The Legacy of Bush II
By Robert Scheer

Tuesday 05 February 2008

Curb your enthusiasm. Even if your favored candidate did well on Super Tuesday, ask yourself if he or she will seriously challenge the bloated military budget that President Bush has proposed for 2009. If not, military spending will rise to a level exceeding any other year since the end of World War II, and there will be precious little left over to improve education and medical research, fight poverty, protect the environment or do anything else a decent person might care about. You cannot spend well over $700 billion on "national security," running what the White House predicts will be more than $400 billion in annual deficits for the next two years, and yet find the money to improve the quality of life on the home front.

The conventional wisdom espoused by the mass media is that Bush's budget is a lame-duck DOA contrivance, but that assumption is wrong. The 9/11 attacks have been shamefully exploited by the military-industrial complex with bipartisan support to ramp up military expenditures beyond Cold War levels. This irrational spending spree, which accounts for more than half of all federal discretionary spending, is not likely to end with Bush's departure. Which one of the likely winners from either party would lead the battle to cut the military budget, and where would the winner find support in Congress? Both Hillary Clinton and Barack Obama have treated the military budget as sacrosanct with their Senate votes and their campaign rhetoric. Clinton is particularly clear on the record as favoring spending more, not less, on the military.

John McCain, who previously distinguished himself as a deficit hawk and was almost in a class by himself in taking on the rapacious defense contractors, has thrown in the towel with his inane support for staying in Iraq till "victory," even if it should take a century. It is simply illogical to call for fiscal restraint while committing to an open-ended war in Iraq that has already cost upward of $700 billion. Bush's request for $515.4 billion for the Defense Department doesn't even include the cost of the wars in Iraq and Afghanistan, which accounted for nearly $200 billion over the last budget year and which will cost at least $140 billion in 2009. Add to those numbers $17.1 billion for the Department of Energy's weapons program and over $40 billion for the Department of Homeland Security and other national security initiatives spread throughout the federal government, and you'll see that my $700-billion figure underestimates the hemorrhaging.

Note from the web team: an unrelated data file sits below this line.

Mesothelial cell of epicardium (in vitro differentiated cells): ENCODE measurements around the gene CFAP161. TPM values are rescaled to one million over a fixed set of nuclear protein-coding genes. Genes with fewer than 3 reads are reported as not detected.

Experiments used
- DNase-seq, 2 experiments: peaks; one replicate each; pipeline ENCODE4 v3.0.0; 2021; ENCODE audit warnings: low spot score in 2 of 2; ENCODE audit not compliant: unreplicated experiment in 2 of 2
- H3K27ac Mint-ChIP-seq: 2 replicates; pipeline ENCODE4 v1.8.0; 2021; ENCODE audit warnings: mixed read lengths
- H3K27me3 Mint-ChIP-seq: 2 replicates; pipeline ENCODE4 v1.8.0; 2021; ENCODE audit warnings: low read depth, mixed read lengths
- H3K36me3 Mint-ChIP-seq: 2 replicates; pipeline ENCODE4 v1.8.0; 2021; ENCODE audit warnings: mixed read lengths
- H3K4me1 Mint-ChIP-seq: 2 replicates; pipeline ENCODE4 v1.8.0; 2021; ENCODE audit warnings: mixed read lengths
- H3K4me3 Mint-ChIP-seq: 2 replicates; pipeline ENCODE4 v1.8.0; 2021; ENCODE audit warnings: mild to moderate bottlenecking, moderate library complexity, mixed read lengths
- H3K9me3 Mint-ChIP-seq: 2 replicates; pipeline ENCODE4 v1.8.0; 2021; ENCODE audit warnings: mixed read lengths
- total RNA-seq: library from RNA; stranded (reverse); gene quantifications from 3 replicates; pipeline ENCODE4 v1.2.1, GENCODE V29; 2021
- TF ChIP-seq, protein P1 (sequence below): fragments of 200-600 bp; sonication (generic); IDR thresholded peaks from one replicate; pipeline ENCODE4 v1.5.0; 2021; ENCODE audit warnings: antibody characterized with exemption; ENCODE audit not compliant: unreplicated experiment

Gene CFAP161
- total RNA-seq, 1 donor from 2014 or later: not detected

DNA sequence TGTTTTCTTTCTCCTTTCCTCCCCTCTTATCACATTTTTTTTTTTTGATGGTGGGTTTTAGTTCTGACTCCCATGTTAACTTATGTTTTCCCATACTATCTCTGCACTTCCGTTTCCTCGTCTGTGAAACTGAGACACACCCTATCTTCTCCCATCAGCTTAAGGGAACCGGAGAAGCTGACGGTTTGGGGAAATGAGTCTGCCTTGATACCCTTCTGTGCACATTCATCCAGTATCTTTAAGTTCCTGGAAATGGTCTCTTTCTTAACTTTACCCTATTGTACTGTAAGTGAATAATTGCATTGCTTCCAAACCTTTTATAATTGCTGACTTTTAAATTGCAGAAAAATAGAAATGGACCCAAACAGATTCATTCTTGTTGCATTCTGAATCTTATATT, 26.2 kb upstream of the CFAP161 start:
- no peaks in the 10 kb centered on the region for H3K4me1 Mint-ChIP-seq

McCain knows, and has frequently stated as a Senate watchdog, that much of the military spending is wastefully superfluous for combating terrorists who lack any but the most rudimentary weapons. Bush totally betrayed his campaign 2000 promise to reshape the post-Cold War U.S. military when he seized upon the 9/11 attack as an opportunity to reverse the "peace dividend" that his father had begun to return to taxpayers. Instead, Bush II ushered in the most profligate underwriting of weapons systems that are grotesquely irrelevant for combating terrorism.

The U.S. already spends more than the rest of the world combined on its military, without a sophisticated enemy in sight. The Bush budget cuts not a single weapons system, including the most expensive ones, those designed to combat a Soviet military that no longer exists. Those sophisticated weapons have nothing to do with combating terrorism and everything to do with jobs and profits that motivate both Democrats and Republicans in Congress. It is not known whether Osama bin Laden even possesses a rowboat in his naval arsenal, but that won't stop Joe Lieberman from pushing, as is his habit, for an increase in the defense budget to double the funding for the $3.4-billion submarines built in his home state of Connecticut. Nor does the collapse of the old Soviet Union—and with it the need for enormously expensive stealth aircraft to evade radar systems the Soviets never built—dissuade congressional supporters of those planes from pushing for more, not less, than Bush is requesting. Nor does wasting an additional $8.9 billion on ICBM missile defense have anything to do with stopping terrorists from smuggling a suitcase nuke into this country.

The centerpiece of the Bush legacy is a "war on terror" based on a vast disconnect between military expenditures and actual national security requirements that the presidential candidates all fully understand. The question is whether the voters and media will force them to face that contradiction or whether we're in for more of the same—no matter how much the candidates go on about change.


11 Feb 2008 @ 18:27 by jazzolog : Hopefully